Central government has made progress on the fiscal deficit
Gains may be lost as populist state governments spend up big
India’s national government has finally got its finances under control. Too bad about the states.
With populations as large as 200 million people, India’s states are massive. They also wield enormous budgets.
But while New Delhi has slowly wrestled its fiscal deficit to 3.5 percent of GDP from 5 percent a few years ago, the deficits are actually widening at the state level -- leaving India’s financial position essentially unchanged from 2012, before Prime Minister Narendra Modi even took power. What’s more, the problem is likely to get worse as populist farm waivers and other spending sprees pick up ahead of the general election in 2019.
"There’s definitely reason to be concerned over the way things are going," says Shilan Shah, the Singapore-based India economist for Capital Economics, who tackled the subject in a recent note.
It means borrowing costs for Indian companies could rise as state-owned banks are forced to buy state-issued bonds, "crowding out" companies hoping to raise debt. That could hit already-anemic private sector investment, which has been holding back faster GDP growth and prevented India from generating the millions of jobs needed to meaningfully employ its young population.
It also means India may not get a ratings upgrade that could improve global investor confidence. In the past, India’s top officials have complained about ratings agencies keeping India at their lowest investment grade, saying they have "inconsistent standards" for assessing Asia’s third-largest economy.
More broadly, Shah said, it means Modi’s reform agenda at the center is being undermined by the country’s various states.
But Modi and his Bharatiya Janata Party are not entirely without blame.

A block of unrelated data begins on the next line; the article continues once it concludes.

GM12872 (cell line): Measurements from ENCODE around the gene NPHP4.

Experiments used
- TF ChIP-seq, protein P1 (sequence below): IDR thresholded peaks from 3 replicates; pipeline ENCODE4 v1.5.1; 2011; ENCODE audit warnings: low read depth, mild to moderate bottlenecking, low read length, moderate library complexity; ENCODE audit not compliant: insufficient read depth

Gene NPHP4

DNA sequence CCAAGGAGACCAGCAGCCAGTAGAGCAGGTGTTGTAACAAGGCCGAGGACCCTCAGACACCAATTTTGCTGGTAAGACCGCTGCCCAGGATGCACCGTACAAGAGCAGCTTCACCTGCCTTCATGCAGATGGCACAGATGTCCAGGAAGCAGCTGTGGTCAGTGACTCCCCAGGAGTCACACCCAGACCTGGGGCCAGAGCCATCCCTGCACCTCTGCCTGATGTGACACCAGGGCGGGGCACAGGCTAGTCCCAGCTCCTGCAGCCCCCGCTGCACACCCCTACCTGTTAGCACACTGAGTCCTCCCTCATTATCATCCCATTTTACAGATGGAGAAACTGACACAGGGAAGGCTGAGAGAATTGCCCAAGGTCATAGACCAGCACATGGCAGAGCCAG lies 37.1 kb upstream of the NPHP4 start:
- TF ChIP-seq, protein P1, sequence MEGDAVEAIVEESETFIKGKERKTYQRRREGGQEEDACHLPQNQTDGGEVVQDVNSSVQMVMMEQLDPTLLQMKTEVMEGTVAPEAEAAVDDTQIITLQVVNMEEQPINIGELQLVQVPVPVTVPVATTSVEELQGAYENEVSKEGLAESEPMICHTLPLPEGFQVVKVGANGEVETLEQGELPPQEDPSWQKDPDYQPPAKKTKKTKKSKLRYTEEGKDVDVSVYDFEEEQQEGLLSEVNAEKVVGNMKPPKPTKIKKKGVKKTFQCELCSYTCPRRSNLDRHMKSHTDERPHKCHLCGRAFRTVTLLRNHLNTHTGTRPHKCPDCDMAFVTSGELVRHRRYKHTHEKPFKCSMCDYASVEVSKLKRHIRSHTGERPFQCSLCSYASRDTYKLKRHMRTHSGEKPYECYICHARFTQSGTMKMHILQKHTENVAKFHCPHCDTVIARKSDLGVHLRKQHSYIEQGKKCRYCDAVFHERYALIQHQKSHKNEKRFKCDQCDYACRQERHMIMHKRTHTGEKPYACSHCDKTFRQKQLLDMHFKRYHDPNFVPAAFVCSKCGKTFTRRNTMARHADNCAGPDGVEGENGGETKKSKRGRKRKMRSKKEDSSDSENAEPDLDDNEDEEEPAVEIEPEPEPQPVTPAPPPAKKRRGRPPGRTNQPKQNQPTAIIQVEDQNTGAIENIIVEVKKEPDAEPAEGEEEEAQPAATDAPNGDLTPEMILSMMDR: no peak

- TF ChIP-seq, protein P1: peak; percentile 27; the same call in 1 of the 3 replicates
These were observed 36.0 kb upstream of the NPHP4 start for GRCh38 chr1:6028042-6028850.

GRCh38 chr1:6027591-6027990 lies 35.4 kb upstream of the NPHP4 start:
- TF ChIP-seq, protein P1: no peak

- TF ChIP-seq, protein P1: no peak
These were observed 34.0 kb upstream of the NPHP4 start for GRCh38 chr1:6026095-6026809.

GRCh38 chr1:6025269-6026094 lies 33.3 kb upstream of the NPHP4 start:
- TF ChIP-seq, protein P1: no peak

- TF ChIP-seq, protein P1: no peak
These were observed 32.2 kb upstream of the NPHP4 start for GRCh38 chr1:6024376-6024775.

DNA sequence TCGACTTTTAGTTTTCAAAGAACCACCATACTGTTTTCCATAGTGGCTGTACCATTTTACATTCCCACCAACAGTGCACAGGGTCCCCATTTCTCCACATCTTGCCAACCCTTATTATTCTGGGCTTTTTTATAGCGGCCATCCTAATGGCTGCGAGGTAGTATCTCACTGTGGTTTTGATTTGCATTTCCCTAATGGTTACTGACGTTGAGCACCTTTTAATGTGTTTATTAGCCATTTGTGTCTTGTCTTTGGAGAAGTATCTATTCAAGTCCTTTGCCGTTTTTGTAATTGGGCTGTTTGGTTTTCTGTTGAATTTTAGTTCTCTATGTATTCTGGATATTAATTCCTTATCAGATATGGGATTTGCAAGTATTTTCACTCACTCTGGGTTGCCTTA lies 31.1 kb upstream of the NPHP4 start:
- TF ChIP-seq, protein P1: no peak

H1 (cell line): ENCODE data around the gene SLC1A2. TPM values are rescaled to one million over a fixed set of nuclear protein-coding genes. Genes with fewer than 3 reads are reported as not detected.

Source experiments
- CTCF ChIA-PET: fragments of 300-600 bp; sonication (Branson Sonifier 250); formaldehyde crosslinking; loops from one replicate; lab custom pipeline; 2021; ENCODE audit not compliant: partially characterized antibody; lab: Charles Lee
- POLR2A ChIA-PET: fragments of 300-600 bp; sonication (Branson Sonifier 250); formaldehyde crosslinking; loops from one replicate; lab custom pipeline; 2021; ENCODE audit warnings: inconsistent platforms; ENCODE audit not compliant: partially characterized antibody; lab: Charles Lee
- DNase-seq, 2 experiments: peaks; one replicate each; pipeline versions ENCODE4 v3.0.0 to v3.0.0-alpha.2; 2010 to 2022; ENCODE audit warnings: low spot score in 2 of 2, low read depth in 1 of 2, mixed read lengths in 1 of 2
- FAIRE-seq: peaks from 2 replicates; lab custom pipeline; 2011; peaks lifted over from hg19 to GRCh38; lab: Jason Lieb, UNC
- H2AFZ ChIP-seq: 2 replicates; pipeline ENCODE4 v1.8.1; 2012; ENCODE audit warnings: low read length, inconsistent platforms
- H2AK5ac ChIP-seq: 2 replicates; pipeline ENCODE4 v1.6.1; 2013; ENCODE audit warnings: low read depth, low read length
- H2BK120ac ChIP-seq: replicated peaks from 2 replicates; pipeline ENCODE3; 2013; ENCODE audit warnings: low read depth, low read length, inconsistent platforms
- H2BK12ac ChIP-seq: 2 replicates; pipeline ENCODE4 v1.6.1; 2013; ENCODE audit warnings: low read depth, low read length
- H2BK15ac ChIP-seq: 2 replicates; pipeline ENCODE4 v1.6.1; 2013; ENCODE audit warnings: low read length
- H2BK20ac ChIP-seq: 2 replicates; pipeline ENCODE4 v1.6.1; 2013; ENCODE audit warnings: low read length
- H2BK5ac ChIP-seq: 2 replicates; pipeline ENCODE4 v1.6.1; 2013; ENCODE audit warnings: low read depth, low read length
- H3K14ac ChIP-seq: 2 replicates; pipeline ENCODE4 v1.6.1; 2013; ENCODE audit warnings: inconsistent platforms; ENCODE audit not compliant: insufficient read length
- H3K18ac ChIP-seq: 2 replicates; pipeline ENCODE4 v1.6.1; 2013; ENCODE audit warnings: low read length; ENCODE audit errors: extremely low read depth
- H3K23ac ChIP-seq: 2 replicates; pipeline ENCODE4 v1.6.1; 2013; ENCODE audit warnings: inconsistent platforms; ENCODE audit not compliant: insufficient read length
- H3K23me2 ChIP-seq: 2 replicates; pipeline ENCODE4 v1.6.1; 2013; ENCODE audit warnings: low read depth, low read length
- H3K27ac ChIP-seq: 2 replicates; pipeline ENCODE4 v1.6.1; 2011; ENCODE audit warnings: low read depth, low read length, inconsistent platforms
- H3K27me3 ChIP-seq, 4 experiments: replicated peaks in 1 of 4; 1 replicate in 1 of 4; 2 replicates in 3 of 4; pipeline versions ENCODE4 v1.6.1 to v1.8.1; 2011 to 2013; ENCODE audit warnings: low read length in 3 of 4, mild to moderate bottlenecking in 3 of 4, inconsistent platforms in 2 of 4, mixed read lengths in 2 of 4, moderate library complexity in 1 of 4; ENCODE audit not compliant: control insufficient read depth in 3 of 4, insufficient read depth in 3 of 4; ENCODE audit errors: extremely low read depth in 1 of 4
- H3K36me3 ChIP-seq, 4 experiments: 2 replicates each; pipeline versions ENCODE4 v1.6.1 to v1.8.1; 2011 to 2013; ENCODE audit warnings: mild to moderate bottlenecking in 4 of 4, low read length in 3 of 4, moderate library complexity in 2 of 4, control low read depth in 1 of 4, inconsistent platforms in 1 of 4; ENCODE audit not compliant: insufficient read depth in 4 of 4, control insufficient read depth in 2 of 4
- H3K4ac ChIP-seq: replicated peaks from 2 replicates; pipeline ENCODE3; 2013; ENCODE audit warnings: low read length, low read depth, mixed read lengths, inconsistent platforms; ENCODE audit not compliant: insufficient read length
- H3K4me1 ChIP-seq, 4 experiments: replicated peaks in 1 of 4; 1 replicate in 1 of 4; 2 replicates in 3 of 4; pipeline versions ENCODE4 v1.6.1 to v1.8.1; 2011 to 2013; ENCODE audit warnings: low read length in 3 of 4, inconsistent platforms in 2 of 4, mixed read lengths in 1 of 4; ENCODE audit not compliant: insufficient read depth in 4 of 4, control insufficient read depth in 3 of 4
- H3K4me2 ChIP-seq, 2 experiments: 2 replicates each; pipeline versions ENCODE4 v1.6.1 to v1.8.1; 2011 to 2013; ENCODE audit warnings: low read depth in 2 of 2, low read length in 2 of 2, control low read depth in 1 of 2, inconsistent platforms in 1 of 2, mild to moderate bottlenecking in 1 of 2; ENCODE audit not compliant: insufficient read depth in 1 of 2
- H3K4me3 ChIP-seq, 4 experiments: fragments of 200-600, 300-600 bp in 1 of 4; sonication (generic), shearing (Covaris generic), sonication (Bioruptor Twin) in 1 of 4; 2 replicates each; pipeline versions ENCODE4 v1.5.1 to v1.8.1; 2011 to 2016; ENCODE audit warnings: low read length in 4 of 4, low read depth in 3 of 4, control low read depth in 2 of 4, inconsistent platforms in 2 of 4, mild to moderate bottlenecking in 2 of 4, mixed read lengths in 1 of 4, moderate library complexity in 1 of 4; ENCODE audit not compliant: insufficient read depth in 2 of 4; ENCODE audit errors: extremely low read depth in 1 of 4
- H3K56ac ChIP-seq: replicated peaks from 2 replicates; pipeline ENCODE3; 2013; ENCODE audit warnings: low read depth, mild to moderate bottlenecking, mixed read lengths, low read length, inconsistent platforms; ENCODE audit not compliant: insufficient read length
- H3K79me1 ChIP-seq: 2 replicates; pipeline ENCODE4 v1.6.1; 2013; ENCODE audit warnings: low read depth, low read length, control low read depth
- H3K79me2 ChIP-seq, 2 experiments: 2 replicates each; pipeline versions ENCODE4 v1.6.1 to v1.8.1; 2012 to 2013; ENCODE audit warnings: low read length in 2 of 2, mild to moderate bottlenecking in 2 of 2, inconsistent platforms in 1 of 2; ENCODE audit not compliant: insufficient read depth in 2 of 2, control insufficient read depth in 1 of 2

In the euphoria following the BJP’s election victory in India’s most populous state, Uttar Pradesh, the new state government -- run by a Hindu priest -- eagerly turned on the money taps for a huge loan waiver for the state’s farmers.
That has set off a domino effect as the waiver puts pressure on other other Indian states. BJP-led Maharashtra, Karnataka and Punjab have already announced loan waivers. Farmers in Gujarat, Madhya Pradesh, Haryana and Tamil Nadu are asking for waivers that would cost many hundreds of billions of rupees more.
To give a sense of scale, the Uttar Pradesh waiver will cost 2.6 percent of state GDP -- and the government is already running a 3 percent deficit. In Maharashtra, the state’s 2.7 percent deficit will be hit by a $5.2 billion waiver affecting nearly 9 million farmers.
India’s central bank governor Urjit Patel has warned writing off loans for millions of farmers encourages others not to repay and risks pushing up inflation. Fitch Ratings has already said that waivers will lead to "further fiscal slippage," noting the last widespread waiver program for 43 million farmers in 2008 cost around 1.3 percent of GDP. CLSA India Pvt. has predicted these loans could swell to $30 billion over five years.
These are big numbers. And it’s not as simple as saying economists are heartless: Reports suggest needy farmers are sometimes skipped over, while even-poorer landless agricultural laborers don’t benefit at all.
But Shah notes it’s not just loan waivers causing the uptick in state spending.
Weaker economic growth has hurt tax revenues, while spending on wages has gone up. Importantly, however, Shah said it’s concerning that most of the spending is on rising public sector wages and subsidies, rather than on more productive investments such as infrastructure that could boost growth and raise living standards over time.
"Markets could forgive an infrastructure spend," Shah said. "They’re less likely to forgive spending on wages."